In 1965, DC5 would have the last number one of the year in the form of “Over and Over”. Originally sung by Bobby Day, the track would be their only US chart-topper. 

During 1965, the band had a 500,000-member strong fan club. Even Dave Clark’s dog Spike had 50,000 fans! In many interviews, Clark has stated that the group’s biggest tour was during this time, performing to over 250,000 people in the Philippines. 

When the band boarded Air Force One, President Lyndon B. Johnson asked the band for their autograph for his daughter. 

Even so, it was becoming increasingly clear by 1965 that The DC5 were being edged out by a newcomer to The Beatles’s mantle: The Rolling Stones. Throughout 1964 and 1965, The Stones racked up five consecutive number-one singles whilst in the US, by the year’s end of 1965, the Mick Jagger-fronted outfit had already doubled The DC5’s number of chart-toppers. 

In 1970, the band split. 

The Rock ‘N’ Roll Hall of Fame Tragedy: Denis Payton & Mike Smith

The band’s first passing was in 2006 when Denis Payton passed away. Contributing to the unique sound of the group as their saxophonist, he was suffering from cancer prior to his death.  

Only two months before his death, The DC5 were nominated for a Rock ‘N’ Roll Hall of Fame induction, telling Dave Clark on his deathbed: “I know I won’t be around, but it was an amazing part of my life that I am very proud of.” 

Denis Payton (far-right) and Mike Smith (second from left). [Photo: New York Times]

The lead singer and pianist of the group Mike Smith also tragically passed away before seeing his career recognised by the Hall of Fame.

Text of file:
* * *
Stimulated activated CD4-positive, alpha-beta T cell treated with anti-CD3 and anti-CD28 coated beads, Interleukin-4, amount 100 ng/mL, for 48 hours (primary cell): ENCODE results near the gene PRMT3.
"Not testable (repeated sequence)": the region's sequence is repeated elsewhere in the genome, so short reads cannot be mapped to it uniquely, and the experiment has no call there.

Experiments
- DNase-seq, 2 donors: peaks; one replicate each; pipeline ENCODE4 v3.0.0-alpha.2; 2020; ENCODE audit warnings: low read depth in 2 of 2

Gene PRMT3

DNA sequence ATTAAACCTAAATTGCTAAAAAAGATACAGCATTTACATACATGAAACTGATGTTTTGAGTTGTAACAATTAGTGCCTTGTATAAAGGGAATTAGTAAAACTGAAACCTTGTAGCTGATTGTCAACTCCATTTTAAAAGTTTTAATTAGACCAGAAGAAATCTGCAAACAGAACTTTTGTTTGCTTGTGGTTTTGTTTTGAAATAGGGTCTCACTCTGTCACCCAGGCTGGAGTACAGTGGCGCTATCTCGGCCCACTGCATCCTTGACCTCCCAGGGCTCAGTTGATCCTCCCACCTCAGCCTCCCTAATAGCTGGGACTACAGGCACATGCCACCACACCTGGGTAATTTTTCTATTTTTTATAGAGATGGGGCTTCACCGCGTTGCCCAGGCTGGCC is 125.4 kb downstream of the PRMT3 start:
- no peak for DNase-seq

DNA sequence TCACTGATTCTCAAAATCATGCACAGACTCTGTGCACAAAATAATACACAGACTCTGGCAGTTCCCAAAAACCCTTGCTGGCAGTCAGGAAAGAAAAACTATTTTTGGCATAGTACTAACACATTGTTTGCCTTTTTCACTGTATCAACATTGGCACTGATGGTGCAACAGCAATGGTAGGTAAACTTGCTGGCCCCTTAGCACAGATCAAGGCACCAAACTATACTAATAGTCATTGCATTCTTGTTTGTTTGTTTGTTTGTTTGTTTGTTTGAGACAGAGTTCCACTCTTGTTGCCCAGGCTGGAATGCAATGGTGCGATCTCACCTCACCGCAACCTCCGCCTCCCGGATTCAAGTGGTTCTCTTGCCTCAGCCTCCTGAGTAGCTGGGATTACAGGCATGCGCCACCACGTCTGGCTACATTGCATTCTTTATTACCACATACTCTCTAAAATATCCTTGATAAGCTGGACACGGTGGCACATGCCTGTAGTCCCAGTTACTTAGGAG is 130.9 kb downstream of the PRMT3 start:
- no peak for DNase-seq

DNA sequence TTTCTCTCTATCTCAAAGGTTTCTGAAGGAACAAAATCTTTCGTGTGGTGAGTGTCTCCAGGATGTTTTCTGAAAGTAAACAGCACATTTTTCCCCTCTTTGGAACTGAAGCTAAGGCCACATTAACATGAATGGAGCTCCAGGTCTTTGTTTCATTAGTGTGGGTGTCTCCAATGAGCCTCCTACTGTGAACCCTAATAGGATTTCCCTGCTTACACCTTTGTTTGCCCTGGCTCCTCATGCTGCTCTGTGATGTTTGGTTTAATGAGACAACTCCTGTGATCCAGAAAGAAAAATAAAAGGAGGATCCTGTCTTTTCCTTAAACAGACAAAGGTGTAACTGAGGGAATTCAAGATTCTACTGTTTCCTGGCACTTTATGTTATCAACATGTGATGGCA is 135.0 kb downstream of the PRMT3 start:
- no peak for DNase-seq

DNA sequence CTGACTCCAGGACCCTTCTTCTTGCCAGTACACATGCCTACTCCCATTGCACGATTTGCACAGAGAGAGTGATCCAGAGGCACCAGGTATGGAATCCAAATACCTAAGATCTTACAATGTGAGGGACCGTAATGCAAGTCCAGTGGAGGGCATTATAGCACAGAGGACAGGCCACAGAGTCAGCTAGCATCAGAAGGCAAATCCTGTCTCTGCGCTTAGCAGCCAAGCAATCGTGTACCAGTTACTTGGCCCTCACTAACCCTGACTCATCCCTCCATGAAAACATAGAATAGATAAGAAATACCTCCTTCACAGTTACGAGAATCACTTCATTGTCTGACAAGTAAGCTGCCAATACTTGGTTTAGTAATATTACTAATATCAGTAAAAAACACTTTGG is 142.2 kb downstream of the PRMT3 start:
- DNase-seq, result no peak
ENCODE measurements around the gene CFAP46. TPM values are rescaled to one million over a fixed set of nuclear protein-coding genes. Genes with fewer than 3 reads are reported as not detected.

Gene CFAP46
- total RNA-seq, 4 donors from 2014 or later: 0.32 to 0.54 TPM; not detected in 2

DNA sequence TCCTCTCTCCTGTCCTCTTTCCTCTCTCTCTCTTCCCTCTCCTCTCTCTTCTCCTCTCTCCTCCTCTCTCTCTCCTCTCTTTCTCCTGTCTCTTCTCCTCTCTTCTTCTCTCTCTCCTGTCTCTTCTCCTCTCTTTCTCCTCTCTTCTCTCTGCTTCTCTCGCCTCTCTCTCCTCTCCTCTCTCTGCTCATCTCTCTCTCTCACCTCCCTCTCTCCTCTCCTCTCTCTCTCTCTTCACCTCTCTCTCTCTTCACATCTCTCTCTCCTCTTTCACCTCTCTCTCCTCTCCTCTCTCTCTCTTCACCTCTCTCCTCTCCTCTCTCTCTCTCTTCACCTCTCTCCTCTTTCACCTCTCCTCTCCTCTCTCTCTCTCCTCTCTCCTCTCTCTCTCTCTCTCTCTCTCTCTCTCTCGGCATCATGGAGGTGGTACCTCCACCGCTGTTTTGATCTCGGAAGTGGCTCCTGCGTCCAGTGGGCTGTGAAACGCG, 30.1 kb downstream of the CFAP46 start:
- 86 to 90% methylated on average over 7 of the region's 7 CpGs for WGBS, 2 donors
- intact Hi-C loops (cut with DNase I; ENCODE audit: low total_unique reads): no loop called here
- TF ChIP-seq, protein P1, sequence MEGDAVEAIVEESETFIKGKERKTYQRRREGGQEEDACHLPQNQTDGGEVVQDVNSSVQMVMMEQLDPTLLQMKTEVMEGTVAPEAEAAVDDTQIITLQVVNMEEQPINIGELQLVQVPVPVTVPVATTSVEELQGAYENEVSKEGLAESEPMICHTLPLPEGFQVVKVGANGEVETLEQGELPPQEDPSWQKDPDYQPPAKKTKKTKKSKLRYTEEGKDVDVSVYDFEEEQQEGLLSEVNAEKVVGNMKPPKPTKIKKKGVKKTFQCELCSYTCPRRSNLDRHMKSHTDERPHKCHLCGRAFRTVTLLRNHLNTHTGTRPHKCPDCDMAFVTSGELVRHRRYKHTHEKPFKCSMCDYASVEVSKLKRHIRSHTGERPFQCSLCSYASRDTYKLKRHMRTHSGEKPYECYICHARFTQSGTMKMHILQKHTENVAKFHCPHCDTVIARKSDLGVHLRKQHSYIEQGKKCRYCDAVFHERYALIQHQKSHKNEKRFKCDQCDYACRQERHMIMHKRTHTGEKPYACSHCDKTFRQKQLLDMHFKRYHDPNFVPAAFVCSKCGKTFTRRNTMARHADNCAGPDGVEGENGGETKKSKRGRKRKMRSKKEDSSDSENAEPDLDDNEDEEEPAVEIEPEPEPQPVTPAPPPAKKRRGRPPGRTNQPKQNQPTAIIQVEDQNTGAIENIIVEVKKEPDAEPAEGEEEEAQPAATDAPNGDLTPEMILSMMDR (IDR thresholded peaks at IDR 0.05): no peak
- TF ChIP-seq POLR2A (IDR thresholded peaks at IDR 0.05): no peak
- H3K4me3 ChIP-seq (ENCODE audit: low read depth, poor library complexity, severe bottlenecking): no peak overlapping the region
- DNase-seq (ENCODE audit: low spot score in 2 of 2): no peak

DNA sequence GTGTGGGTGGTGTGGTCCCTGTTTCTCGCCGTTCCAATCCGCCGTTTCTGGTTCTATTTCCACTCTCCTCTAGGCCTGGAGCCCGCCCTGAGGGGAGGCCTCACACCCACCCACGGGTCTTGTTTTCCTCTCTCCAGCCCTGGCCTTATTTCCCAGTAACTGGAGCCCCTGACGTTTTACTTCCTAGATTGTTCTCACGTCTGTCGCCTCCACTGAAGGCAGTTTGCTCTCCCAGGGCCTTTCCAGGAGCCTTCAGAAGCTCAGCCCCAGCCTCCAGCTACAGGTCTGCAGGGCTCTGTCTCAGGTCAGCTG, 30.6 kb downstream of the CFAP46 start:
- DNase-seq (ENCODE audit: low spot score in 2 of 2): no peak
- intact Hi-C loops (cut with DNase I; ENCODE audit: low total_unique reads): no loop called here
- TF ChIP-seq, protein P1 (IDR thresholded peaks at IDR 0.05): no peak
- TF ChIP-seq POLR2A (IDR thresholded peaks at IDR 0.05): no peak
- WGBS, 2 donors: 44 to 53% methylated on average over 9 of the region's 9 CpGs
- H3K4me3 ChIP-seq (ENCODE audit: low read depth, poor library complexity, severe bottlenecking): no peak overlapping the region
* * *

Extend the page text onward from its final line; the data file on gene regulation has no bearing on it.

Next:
In the last years of his life, Smith was suffering from a significantly decreased quality of life after an incident left him paralysed. 

In September 2003, nearing his 60th birthday, Smith fell on his head, leaving him a tetraplegic after damaging his spinal cord. This occurred when Smith tried to climb over a seven-foot-high garden gate at his villa residence in Spain’s Costa del Sol.  

Paul Shaffer, Late Show with David Letterman bandleader, helped organise a New York benefit concert in 2005, able to organise a bill featuring fellow British Invasion stars Peter & Gordon and The Zombies. Close friends and fans such as Bruce Springsteen and Peter Noone of Herman’s Hermits dedicated fundraisers to Smith as well. 

Complications from this injury would eventually lead to his death in 2008, less than two weeks before the group were set to be inducted; at the time, efforts were being made to work out a method for Smith to get to Cleveland to be inducted in person. 

The remaining three members would be inducted by Tom Hanks. 

In 2013, Rick Huxley passed away. The band’s bassist died of emphysema just a year after the death of his wife.

What Happened To Dave Clark?

In economic terms, Dave Clark has been relatively successful, even if his personal life has been anything but. 

Although he started out in a financially insecure family, ever since his fame, he has been able to maintain a £12,000,000, 7,000 square foot mansion in Hyde Park as well as a Rolls-Royce.